Welcome to Duval Audubon Society
Connecting people with nature, conserving and restoring natural ecosystems, focusing on birds and other wildlife.
We are a chapter of the National Audubon Society. We have a membership of about 1,100 and hold monthly meetings in Jacksonville from September to May. We offer field trips, programs, workshops and other activities throughout the year. Under the drop down menu, you will find our calendar of events. We hope you'll join us!
Please Donate to Duval Audubon!
As a volunteer-run non-profit, we are grateful for your support. Every contribution helps to continue our work in Northeast Florida!
A COPY OF THE OFFICIAL REGISTRATION (#CH4724) AND FINANCIAL INFORMATION FOR DUVAL AUDUBON SOCIETY, A FLORIDA-BASED NONPROFIT ORGANIZATION, MAY BE OBTAINED FROM THE DIVISION OF CONSUMER SERVICES BY CALLING TOLL-FREE 1-800-HELP-FLA (435-7352) WITHIN THE STATE OR VISITING WWW.FLORIDACONSUMERHELP.COM. REGISTRATION DOES NOT IMPLY ENDORSEMENT, APPROVAL, OR RECOMMENDATION BY THE STATE.
In early June, heavy rains swept through the northeast Florida area. Orange Park was especially hard hit, causing significant flooding at our Crosby Sanctuary conservation property. Luckily the Crosby swamp absorbed the excess rainwater, so there was flooding in the swamp but water levels never became high enough to flood in the surrounding neighborhood. Neighbors were understandably concerned after flood waters from Hurricane Irma inundated the neighborhood in 2017, damaging many homes.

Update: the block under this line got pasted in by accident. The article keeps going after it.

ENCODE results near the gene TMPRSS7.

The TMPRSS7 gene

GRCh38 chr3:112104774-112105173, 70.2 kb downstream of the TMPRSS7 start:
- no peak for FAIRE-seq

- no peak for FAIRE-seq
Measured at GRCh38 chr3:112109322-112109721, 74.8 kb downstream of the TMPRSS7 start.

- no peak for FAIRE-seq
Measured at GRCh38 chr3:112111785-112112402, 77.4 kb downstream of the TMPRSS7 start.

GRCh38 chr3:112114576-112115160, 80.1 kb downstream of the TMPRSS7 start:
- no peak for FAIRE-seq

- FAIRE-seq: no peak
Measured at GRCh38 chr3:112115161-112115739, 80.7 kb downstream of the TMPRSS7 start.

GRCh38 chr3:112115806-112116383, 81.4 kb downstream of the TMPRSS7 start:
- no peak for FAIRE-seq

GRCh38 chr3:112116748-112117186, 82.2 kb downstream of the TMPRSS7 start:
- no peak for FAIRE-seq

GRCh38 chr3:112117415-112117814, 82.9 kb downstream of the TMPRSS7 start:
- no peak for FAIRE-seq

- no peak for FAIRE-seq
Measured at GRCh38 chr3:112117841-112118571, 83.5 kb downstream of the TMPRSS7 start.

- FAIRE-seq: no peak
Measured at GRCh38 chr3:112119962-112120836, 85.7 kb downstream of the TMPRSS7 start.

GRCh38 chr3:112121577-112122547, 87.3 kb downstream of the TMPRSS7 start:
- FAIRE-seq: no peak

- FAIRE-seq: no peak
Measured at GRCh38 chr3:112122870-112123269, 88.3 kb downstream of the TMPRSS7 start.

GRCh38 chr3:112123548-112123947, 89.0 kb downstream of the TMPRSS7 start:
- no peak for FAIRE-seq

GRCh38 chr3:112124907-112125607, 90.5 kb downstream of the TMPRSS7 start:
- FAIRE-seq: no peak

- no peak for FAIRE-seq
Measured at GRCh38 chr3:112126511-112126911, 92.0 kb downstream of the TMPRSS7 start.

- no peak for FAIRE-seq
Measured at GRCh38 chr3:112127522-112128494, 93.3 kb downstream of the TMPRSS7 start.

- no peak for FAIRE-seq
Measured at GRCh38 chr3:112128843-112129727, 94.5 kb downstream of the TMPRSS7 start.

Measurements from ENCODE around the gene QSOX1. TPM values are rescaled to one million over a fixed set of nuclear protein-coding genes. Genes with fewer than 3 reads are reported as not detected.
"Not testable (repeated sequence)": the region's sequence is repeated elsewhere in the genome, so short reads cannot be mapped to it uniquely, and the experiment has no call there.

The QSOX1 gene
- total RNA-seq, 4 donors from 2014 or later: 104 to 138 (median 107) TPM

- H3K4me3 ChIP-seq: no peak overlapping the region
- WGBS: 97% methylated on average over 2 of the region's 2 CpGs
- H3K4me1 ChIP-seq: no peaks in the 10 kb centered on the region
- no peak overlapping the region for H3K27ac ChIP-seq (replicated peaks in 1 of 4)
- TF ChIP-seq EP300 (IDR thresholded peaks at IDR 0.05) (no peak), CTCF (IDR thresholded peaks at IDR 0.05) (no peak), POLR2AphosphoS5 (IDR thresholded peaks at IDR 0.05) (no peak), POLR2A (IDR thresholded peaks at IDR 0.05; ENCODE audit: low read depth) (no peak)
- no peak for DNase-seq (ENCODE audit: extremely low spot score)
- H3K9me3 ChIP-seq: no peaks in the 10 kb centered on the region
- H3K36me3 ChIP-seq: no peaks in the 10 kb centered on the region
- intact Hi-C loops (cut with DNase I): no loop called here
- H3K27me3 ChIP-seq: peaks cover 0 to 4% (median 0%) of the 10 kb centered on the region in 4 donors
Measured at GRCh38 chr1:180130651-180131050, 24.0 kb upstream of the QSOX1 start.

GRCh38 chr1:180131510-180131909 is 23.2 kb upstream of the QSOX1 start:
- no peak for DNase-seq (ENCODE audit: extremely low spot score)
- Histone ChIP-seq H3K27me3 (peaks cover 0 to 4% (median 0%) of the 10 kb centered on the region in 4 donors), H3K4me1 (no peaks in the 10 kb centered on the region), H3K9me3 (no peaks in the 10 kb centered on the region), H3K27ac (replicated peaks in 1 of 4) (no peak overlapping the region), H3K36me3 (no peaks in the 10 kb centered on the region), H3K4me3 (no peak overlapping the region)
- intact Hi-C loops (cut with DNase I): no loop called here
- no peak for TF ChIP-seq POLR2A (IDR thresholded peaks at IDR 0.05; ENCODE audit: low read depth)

But Hurricane Irma was an extremely unusual storm. According to a News4Jax story published a year after the storm hit, "Irma’s position and the flow of the St. Johns River combined to create a menace to the area." The hurricane moved northward along the Florida peninsula, with strong winds and heavy rains dumping huge amounts of water into the northward-flowing St. Johns, creating a powerful storm surge. When the incoming high tide, also extra-high due to the storm surge, met the storm surge moving northward in the river, the water had nowhere else to go, and surrounding areas experienced significant flooding, the worst these areas had experienced in over 100 years. No amount of human-engineered mitigation in the Crosby conservation property swamp could have prevented the flooding from Hurricane Irma.
Volunteer Emil Kotik visited Crosby on June 8th and while hiking the swamp trail discovered flood waters nearly to his waist in some spots. But soon the high water had receded, as the Crosby wetlands were able to absorb the extra water and allow it to flow into the Ortega River (and ultimately into the St. Johns), establishing the normal water levels in the swamp within a couple of weeks.
Wetlands like the Crosby swamp function as natural sponges that trap and slowly release surface water, rain, groundwater and flood waters. Trees, root mats and other wetland vegetation also slow the speed of flood waters and distribute them more slowly over the floodplain. This combined water storage and braking action lowers flood heights and reduces erosion. (Source: https://www.epa.gov/wetlands/why-are-wetlands-important)